# CMPSCI/NSB 691C: Homework #1: Population Codes

Andrew H. Fagg

This assignment focuses on the population code interpretation of neural activity. It is a pen-and-paper exercise and should require at most 2 hours to complete (including writing time). It is due at 5 pm on Tuesday, October 2nd.

# Preferred Directions in Cartesian and Joint Space

Figure 1 depicts a two-joint robot (or monkey) arm. The forward kinematics define the relationship between the arm's position in joint space ( ) and the endpoint of the arm ( ). Specifically:

 x = y =

The Jacobian, describes the local linear transformation from joint velocities to Cartesian velocities:

 = =

where:

 = = = =

We will assume that L1 = L2 = 1 and that a movement from a starting point to a target is very small. The latter allows us to assume that a movement can be expressed as an instantaneous velocity (i.e. as and ).

Suppose that a cell in MI has a real'' preferred direction in joint space of .

Question 1.1: At position , what is the apparent preferred direction in Cartesian space?

Question 1.2: At position , what is the cell's apparent preferred direction?

Suppose an MI cell has a real'' preferred direction of .

Question 1.3: At position , what is the apparent preferred direction in joint space?

Question 1.4: At position , what is the cell's apparent preferred direction in joint space?

The model for cell discharge used by Georgopolous et al. was:

 (1)

where is the cell discharge rate, is the direction of movement in Cartesian space and a, b, and are parameters.

Question 1.5: Construct an equivalent model for a cell that encodes movement in joint coordinates. In other words, give an expression for the cell discharge rate as a function of and . Note that there is not a unique answer.

 = (2)

Georgopolous' cosine tuning function'' is but one way to describe the transformation of a distance metric (in this case ) into a cell discharge rate. It happens to be very convenient because relative orientation and the cosine function are both periodic in nature. But - it does not have to be this way...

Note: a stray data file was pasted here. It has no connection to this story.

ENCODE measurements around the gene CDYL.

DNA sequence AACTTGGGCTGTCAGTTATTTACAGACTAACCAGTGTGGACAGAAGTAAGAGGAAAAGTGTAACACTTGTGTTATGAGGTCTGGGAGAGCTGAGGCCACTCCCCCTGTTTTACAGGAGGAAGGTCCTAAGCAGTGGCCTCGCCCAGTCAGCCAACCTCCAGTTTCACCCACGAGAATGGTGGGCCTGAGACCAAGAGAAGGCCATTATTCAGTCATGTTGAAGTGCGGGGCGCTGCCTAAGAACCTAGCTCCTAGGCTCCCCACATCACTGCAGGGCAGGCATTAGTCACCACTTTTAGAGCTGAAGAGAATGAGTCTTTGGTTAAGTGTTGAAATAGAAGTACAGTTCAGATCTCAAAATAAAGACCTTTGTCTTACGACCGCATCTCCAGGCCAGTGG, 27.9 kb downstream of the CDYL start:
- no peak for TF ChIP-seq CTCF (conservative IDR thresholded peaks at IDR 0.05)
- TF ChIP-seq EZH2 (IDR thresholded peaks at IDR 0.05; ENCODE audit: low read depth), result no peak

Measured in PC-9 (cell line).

Suppose that instead of coding movement direction, we would like to encode a description of object shape and size (e.g., as extracted by the visual system). The shapes and parameters that we would like our population of cells to encode are:

 Shape Parameters sphere diameter cylinder diameter, length box length, width, height

Question 1.6: Give one possible population coding scheme for this set of objects. In other words, for the set of cells, write an expression (or expressions) representing the cells' discharge rate as a function of the exact object being coded.

One Answer: Assume that there are three separate populations of neurons - one for each of the different shapes. For any particular shape, only those cells that encode that shape will be active.

For sphere cells:

 dis(diam) = ai + bi Gi(diam - diampref,i).

For cylinder cells:

 dic(diam, len) = ai + bi Gi(diam - diampref,i) + ci Gi(len - lenpref,i) .

For box cells:

 dib(len, width, height) = ai + bi Gi(len - lenpref,i) + ci Gi(width - widthpref,i) + fi Gi(height - heightpref,i) .

Where Gi() is Gaussian in shape:

 Gi(x) =

Another Answer: same as above, but with multidimensional Gaussians.

For sphere cells:

 dis(diam) = ai + bi Gi(diam - diampref,i).

For cylinder cells:

 dic(diam, len) =

For box cells:

 dib(len, width, height) =

Where Gi() is Gaussian in shape:

 Gi(x) =

and where Mi is a scaling matrix.

CMPSCI/NSB 691C:
Homework #1: Population Codes

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The translation was initiated by Andrew H. Fagg on 2001-10-04

Andrew H. Fagg
2001-10-04